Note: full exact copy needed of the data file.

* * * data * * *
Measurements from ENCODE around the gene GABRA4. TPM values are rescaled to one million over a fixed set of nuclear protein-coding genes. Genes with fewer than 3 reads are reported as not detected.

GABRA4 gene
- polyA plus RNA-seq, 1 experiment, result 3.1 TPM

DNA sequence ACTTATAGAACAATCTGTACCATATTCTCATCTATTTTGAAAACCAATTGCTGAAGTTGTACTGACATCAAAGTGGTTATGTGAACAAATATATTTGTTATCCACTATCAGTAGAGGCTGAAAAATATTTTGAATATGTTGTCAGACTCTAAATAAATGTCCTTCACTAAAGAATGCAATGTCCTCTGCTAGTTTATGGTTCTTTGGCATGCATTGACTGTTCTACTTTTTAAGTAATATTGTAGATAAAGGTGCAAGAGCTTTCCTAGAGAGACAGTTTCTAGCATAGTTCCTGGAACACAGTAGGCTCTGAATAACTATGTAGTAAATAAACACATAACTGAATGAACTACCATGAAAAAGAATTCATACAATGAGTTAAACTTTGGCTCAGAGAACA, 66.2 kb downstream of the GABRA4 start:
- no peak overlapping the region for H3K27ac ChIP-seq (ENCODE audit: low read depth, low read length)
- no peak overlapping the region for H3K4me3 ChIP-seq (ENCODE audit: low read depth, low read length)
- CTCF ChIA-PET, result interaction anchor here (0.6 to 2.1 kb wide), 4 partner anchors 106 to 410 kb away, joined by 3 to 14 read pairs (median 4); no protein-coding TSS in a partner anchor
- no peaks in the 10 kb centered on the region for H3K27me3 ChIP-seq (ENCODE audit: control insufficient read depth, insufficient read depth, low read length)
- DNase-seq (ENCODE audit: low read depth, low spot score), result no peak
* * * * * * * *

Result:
Measurements from ENCODE around the gene GABRA4. TPM values are rescaled to one million over a fixed set of nuclear protein-coding genes. Genes with fewer than 3 reads are reported as not detected.

GABRA4 gene
- polyA plus RNA-seq, 1 experiment, result 3.1 TPM

DNA sequence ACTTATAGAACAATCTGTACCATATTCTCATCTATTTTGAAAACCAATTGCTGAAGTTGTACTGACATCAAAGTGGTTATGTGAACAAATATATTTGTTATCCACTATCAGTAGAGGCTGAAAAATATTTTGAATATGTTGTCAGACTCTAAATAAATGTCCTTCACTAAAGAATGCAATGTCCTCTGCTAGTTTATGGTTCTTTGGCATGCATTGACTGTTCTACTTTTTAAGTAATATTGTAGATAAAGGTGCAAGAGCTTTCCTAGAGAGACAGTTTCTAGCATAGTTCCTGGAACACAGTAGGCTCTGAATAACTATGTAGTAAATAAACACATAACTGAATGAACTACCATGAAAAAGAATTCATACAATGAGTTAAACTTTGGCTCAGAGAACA, 66.2 kb downstream of the GABRA4 start:
- no peak overlapping the region for H3K27ac ChIP-seq (ENCODE audit: low read depth, low read length)
- no peak overlapping the region for H3K4me3 ChIP-seq (ENCODE audit: low read depth, low read length)
- CTCF ChIA-PET, result interaction anchor here (0.6 to 2.1 kb wide), 4 partner anchors 106 to 410 kb away, joined by 3 to 14 read pairs (median 4); no protein-coding TSS in a partner anchor
- no peaks in the 10 kb centered on the region for H3K27me3 ChIP-seq (ENCODE audit: control insufficient read depth, insufficient read depth, low read length)
- DNase-seq (ENCODE audit: low read depth, low spot score), result no peak